Our bodies have a major role to play in our sexual health! Our physical and mental abilities, including the physical changes with puberty, aging, surgery, and illness impact our experience of sexual health and overall well-being. Our sexual bodies evolve from birth until death. Illnesses such as cancer for example may impact our sexual selves.
So Much More!
What other topics can you think of that fit under sexual health?
Sexual Health – a Type of Health
There are many types of health including physical health, mental health, spiritual health, cultural health, social health, financial health, environmental health, etc. Plus all these types of health can impact each other. For instance, if you are trying to prevent pregnancy and are able to access the birth control you need (physical health), this may help to create a more positive mood (emotional health), which may also positively impact your sense of sexual confidence and sexual self-esteem (sexual health).
Sexual health is as valuable as any other type of health. How important it is will be different for each person. Sometimes depending on where you are in the world and your upbringing, sexual health may not be as recognized as other types of health and there may even be a shame, embarrassment, fear, and confusion with sexual health.
This is very common as there, unfortunately, can be a lot of shame attached to things associated with “sex”. For example, it might feel more comfortable talking about a common cold or flu with family, friends, or a doctor than it might be to talk about questions about sexual health. On the other hand, you may be very comfortable talking and learning about sexual health. Take a moment to think about how the topic of sexual health makes you feel.
No matter where you are coming from, we are here to help bring sexual health into a more positive and empowering place. A place where hopefully you can learn the sexual health information you would like, see or speak to a professional in the field, and come away knowing that sexual health is a natural part of being human.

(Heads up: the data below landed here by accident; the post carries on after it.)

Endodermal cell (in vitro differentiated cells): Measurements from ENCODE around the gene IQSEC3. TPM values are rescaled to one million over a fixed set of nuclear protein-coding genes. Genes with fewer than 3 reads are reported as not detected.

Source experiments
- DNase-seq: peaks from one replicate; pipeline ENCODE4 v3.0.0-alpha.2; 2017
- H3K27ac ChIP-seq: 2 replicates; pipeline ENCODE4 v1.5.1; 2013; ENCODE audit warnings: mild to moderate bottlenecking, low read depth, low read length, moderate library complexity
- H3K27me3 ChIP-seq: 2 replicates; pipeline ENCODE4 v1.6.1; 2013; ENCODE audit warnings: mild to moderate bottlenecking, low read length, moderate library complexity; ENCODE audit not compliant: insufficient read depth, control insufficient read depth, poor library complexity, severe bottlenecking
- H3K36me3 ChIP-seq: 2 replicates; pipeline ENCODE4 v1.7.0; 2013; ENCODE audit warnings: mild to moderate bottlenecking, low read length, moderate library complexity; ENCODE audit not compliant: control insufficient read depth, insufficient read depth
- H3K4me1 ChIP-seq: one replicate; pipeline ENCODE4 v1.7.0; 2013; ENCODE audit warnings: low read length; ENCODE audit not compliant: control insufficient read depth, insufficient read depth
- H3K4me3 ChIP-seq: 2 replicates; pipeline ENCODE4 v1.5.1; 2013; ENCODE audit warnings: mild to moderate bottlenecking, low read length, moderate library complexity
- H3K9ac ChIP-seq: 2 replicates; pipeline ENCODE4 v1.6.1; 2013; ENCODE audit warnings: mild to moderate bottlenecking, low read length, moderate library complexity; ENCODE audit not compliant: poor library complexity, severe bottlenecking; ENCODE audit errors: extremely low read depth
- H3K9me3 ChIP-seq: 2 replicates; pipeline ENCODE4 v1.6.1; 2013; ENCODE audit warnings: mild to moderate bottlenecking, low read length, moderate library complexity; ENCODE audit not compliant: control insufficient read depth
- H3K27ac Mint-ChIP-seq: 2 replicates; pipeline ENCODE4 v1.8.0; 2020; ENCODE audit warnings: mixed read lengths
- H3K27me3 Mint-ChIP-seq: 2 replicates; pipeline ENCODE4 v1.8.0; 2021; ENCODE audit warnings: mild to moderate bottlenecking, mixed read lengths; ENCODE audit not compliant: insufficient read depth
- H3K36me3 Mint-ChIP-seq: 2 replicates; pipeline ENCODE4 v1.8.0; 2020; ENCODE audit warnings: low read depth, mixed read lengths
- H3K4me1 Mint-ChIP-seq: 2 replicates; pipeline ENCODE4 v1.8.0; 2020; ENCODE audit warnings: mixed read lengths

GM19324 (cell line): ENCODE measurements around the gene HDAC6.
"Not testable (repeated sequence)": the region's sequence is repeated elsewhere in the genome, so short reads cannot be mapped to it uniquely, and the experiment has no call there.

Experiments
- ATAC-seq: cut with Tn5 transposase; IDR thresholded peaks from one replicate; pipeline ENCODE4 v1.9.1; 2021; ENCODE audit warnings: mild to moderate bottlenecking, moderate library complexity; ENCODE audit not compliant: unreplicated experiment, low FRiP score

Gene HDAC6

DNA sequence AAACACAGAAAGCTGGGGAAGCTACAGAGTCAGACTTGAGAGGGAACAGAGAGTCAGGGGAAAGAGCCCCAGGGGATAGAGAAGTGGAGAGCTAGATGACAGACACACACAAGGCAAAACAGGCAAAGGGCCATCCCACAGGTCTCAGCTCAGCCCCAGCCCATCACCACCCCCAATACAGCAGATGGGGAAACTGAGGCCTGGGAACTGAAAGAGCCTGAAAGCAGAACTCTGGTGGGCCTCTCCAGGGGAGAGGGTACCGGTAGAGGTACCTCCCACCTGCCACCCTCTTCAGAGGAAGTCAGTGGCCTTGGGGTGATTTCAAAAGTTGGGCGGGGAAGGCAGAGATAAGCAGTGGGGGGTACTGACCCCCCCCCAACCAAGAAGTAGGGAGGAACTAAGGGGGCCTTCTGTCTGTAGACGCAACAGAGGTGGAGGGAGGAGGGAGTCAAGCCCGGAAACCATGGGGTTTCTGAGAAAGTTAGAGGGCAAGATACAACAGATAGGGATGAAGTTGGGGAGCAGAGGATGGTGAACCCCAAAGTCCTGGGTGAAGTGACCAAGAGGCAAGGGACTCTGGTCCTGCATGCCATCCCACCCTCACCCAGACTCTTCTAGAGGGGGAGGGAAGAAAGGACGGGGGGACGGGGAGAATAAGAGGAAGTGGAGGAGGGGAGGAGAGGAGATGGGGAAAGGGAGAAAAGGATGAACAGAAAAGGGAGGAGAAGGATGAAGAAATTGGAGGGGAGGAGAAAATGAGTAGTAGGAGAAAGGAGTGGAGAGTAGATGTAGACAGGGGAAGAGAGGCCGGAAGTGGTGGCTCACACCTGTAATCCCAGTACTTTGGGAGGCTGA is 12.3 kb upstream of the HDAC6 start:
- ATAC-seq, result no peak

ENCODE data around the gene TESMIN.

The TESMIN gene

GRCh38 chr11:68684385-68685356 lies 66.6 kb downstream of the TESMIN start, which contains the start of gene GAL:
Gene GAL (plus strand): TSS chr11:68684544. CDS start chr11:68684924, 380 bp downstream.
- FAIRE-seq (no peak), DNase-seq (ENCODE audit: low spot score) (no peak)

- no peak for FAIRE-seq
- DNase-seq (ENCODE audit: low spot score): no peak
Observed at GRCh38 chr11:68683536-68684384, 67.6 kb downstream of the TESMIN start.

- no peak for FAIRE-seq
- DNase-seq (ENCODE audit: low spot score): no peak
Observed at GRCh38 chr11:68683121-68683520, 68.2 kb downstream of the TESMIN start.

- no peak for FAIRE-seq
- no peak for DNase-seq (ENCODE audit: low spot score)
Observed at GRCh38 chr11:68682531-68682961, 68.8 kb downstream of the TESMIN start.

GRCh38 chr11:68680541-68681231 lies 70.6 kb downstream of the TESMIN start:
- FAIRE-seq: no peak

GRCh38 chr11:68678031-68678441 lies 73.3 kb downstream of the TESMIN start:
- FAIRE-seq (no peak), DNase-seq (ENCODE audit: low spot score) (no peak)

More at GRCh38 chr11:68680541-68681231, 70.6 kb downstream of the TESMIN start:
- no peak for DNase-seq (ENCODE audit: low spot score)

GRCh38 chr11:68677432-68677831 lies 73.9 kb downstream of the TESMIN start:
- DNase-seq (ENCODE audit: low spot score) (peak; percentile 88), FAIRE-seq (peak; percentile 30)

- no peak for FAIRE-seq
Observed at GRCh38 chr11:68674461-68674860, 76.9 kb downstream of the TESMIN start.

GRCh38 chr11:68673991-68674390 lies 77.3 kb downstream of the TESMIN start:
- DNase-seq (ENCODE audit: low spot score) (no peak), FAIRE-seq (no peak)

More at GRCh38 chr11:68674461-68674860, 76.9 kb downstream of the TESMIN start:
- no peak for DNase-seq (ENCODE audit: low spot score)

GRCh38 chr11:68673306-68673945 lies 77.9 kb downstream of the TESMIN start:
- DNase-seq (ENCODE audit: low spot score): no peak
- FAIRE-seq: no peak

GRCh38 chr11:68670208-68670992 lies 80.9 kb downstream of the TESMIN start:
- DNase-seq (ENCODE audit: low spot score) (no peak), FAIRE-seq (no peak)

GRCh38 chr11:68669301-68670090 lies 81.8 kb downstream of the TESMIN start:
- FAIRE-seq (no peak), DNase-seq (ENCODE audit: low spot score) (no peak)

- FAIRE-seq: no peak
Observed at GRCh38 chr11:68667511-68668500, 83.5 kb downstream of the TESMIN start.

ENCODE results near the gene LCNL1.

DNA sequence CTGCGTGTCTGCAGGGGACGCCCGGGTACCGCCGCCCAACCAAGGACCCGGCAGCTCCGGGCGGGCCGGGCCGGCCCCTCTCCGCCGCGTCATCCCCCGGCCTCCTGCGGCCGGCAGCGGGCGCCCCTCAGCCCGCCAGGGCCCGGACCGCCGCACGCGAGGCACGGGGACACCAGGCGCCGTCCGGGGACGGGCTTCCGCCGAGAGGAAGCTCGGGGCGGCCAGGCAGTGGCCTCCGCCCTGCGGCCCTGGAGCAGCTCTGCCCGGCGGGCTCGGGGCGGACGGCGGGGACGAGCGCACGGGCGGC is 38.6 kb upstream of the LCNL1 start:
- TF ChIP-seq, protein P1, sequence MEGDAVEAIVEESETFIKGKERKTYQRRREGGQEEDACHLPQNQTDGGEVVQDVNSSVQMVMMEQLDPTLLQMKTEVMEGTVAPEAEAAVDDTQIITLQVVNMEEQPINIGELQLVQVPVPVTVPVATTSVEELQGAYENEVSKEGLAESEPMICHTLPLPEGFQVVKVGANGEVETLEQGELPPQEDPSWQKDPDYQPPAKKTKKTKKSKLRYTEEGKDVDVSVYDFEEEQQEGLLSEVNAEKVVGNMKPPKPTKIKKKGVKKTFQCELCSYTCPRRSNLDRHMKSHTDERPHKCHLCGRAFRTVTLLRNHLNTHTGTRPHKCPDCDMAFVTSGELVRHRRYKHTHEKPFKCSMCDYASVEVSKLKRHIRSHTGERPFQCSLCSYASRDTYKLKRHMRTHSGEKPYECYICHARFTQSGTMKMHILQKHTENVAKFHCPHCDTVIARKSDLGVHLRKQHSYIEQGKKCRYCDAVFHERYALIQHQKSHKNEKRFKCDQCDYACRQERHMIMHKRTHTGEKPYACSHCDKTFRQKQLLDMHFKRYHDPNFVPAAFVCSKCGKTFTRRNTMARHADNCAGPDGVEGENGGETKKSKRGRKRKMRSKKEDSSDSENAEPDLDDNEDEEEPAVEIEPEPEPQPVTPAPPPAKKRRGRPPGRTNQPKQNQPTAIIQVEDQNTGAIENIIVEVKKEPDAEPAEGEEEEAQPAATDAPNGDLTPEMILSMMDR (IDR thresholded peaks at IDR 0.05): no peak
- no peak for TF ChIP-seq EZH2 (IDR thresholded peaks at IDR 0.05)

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Sexual health includes an individual’s freedom of sexual expression, the diversity of human sexuality, and a positive sexual self-image for individuals throughout life.
What influences sexual health?
How we define sexual health will be different for each person. The reason is that sexual health is influenced by many personal and social factors such as:
- our values and beliefs;
- indigenous status;
- the people around us;
- our personal experiences;
- societal expectations;
- legal and/or sexual rights.
Think about what factors influence your sexual health. What messages have you been given about sexual health from…(if applicable)…..your family? friends? society? culture? religion? spirituality? What are some of your own values and beliefs?
How we experience our sexual health is also part of how we experience the world. For example, there are many factors that health researchers have identified that can impact our health including sexual health.
These are known as the ‘social determinants of health’ and include how health is affected by income, education, employment, childhood development, food, housing, health services, gender, race, disability, indigenous status, social marginalization, and social services.
If someone’s gender identity/identities are not recognized this can impact their sexual health and experiences of social marginalization. Another example is if someone is a newcomer to a certain country and may not speak the language or have the health care card that will allow them to access the sexual health services they need.
As you can see, our sexual health is as individual and complicated as the various dynamics of our lives.
Human sexuality rarely falls into neat categories or lends itself to simple labeling, but rather is a rich and complex area of human experience.
Sexual health is personal, psychological, relational, cultural, spiritual, physical, and emotional.
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If you’ve got any concerns or questions about certain treatments, please feel free to contact our team.